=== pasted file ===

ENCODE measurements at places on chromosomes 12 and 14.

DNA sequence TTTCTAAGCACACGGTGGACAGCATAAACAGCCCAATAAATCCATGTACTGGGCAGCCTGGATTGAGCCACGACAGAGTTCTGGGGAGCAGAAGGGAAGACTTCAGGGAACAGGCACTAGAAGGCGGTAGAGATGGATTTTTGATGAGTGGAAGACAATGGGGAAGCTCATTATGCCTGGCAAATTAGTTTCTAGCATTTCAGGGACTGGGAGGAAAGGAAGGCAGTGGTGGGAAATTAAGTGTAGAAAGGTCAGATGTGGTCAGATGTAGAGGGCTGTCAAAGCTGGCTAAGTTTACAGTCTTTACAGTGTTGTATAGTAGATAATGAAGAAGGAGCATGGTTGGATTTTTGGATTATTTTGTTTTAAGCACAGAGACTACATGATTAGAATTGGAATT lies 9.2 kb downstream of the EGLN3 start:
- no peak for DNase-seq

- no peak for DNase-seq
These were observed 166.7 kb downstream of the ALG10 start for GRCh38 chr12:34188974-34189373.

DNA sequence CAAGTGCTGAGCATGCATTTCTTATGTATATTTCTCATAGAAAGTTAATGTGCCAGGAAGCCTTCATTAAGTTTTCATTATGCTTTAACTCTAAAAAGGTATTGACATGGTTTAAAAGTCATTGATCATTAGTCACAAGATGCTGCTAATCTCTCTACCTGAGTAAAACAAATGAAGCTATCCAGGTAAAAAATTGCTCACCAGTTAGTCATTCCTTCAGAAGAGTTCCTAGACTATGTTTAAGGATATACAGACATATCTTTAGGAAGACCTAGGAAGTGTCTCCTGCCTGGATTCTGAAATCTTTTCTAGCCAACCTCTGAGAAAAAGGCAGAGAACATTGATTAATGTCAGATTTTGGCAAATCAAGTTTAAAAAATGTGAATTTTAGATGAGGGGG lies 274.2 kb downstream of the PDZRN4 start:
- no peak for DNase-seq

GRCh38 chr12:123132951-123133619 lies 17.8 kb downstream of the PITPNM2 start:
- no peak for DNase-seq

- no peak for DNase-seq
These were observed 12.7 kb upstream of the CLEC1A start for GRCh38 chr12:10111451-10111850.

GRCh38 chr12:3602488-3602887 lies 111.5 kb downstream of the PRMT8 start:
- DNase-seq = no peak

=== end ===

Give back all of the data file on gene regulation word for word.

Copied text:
ENCODE measurements at places on chromosomes 12 and 14.

DNA sequence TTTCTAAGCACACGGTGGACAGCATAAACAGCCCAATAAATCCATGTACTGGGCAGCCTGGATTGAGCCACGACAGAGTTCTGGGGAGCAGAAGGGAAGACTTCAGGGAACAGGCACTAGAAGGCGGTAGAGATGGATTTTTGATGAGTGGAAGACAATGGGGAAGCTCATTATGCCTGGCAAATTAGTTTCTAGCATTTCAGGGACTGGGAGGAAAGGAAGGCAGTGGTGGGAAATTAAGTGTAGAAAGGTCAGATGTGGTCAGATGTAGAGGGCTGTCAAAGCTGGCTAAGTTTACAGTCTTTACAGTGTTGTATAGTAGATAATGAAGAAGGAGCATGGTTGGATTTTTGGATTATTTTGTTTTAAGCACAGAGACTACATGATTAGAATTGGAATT lies 9.2 kb downstream of the EGLN3 start:
- no peak for DNase-seq

- no peak for DNase-seq
These were observed 166.7 kb downstream of the ALG10 start for GRCh38 chr12:34188974-34189373.

DNA sequence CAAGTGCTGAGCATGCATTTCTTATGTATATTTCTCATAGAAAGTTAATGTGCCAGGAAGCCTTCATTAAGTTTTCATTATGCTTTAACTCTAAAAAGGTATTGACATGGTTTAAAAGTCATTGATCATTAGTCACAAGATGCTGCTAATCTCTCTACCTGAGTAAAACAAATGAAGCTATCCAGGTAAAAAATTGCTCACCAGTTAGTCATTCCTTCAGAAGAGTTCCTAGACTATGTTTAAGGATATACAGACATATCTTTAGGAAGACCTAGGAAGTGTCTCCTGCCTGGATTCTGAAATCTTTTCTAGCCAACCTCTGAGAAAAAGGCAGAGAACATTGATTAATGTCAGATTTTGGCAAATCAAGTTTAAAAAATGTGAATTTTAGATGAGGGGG lies 274.2 kb downstream of the PDZRN4 start:
- no peak for DNase-seq

GRCh38 chr12:123132951-123133619 lies 17.8 kb downstream of the PITPNM2 start:
- no peak for DNase-seq

- no peak for DNase-seq
These were observed 12.7 kb upstream of the CLEC1A start for GRCh38 chr12:10111451-10111850.

GRCh38 chr12:3602488-3602887 lies 111.5 kb downstream of the PRMT8 start:
- DNase-seq = no peak